[Any risk in] Paying cash for services [when offered a discount]

Questions on how we spend our money and our time - consumer goods and services, home and vehicle, leisure and recreational activities
wrongfunds
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Re: Paying cash for services

Post by wrongfunds » Wed Mar 02, 2016 3:27 pm

OP must have signed an actual contract before the work started. Did it mention anything about paying cash for the work?

flyingbison
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Re: Paying cash for services

Post by flyingbison » Wed Mar 02, 2016 3:46 pm

wrongfunds wrote:OP must have signed an actual contract before the work started. Did it mention anything about paying cash for the work?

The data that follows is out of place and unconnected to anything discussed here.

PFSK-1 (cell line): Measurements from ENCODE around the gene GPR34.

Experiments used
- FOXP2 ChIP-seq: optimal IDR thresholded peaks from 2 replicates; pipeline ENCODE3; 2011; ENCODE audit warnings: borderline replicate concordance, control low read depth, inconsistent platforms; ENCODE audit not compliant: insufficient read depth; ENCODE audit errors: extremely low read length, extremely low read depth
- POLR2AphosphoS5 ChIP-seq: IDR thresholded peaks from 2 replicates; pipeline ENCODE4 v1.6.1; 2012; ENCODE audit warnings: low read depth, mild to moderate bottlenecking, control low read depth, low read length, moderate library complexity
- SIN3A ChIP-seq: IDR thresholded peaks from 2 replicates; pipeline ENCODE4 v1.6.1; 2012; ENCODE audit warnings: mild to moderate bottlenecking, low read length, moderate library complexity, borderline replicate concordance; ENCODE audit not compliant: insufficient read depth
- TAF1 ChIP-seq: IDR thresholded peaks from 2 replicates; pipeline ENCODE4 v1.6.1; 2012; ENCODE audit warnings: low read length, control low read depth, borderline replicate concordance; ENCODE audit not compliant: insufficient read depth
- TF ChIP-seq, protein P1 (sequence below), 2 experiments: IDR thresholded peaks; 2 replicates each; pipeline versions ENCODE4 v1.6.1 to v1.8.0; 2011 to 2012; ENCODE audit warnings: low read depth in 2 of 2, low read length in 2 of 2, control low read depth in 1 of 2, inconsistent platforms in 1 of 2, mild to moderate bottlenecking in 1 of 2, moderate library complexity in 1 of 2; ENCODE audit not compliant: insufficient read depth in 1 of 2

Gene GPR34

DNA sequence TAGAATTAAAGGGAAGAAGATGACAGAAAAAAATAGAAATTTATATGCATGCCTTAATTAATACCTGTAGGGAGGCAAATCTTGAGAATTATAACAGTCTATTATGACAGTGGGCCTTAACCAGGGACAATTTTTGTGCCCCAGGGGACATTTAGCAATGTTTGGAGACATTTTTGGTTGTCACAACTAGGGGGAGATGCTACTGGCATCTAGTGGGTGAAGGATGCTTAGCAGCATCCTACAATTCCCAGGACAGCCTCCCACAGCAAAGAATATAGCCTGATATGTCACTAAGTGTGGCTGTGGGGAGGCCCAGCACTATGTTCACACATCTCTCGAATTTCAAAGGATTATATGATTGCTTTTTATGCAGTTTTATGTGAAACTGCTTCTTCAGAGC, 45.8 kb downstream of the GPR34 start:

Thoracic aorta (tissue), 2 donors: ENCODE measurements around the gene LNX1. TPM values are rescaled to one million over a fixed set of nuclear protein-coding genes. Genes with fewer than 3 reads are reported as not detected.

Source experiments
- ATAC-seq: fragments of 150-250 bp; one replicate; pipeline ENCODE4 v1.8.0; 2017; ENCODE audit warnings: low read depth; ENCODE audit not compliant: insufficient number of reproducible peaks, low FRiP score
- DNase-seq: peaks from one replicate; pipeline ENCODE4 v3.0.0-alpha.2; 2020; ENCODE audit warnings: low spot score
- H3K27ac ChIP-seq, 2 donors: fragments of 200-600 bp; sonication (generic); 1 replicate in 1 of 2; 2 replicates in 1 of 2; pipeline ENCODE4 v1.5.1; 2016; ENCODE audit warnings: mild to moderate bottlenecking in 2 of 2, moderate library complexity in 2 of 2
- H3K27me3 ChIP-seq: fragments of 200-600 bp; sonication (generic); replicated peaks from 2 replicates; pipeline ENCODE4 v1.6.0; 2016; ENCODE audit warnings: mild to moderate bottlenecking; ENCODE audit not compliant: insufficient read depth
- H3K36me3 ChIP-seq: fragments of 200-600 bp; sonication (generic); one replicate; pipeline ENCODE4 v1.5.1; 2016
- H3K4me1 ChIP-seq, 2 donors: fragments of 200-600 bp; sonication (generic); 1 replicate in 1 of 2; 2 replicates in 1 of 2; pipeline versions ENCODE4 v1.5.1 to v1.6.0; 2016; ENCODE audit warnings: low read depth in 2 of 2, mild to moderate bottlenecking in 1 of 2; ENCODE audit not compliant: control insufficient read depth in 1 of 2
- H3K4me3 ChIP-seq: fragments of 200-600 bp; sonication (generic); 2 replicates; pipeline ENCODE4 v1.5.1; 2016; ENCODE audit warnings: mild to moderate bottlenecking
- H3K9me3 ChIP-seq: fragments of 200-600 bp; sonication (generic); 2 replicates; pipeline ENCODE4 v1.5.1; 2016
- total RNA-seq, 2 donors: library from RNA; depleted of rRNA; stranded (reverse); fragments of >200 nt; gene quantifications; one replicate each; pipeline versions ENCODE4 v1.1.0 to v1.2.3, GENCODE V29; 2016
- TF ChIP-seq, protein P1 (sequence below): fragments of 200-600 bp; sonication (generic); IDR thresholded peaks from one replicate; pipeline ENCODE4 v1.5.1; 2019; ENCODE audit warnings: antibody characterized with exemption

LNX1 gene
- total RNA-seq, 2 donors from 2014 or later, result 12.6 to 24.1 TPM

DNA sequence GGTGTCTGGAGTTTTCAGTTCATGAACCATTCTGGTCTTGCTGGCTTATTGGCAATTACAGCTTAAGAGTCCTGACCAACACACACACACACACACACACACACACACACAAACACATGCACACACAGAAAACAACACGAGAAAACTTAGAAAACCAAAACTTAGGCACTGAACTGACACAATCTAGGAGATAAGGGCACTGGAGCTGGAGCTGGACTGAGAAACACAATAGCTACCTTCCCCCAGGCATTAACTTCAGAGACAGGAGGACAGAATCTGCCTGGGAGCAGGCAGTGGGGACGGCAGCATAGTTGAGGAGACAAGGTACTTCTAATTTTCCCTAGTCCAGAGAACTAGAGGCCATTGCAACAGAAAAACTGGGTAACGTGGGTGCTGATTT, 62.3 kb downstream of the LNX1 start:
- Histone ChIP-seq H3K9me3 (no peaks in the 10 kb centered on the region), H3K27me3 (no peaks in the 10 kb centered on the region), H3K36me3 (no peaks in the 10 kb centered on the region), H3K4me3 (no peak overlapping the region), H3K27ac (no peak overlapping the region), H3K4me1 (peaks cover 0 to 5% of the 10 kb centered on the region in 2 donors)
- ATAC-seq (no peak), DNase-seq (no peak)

Must have? Why?

Doom&Gloom
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Re: Paying cash for services

Post by Doom&Gloom » Wed Mar 02, 2016 6:32 pm

Rupert wrote:OP, you are getting some really bad legal advice from some prior posters. You are simply paying a contractor for services actually rendered using the national currency. This is a moral/ethical, not a legal, issue for you. If you feel bad about it, write the guy a check. If you don't, pay cash, take the discount, and go on with your life.


+1

I thought we'd never get here. :sharebeer

davebo
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Re: Paying cash for services

Post by davebo » Wed Mar 02, 2016 6:55 pm

I just had a guy quote me 450 dollars if I paid by check and 400 if I paid cash. I took him up with it because I knew the guy. Not sure if I would do it with a company I didn't know as well.

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dm200
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Re: Paying cash for services

Post by dm200 » Wed Mar 02, 2016 7:21 pm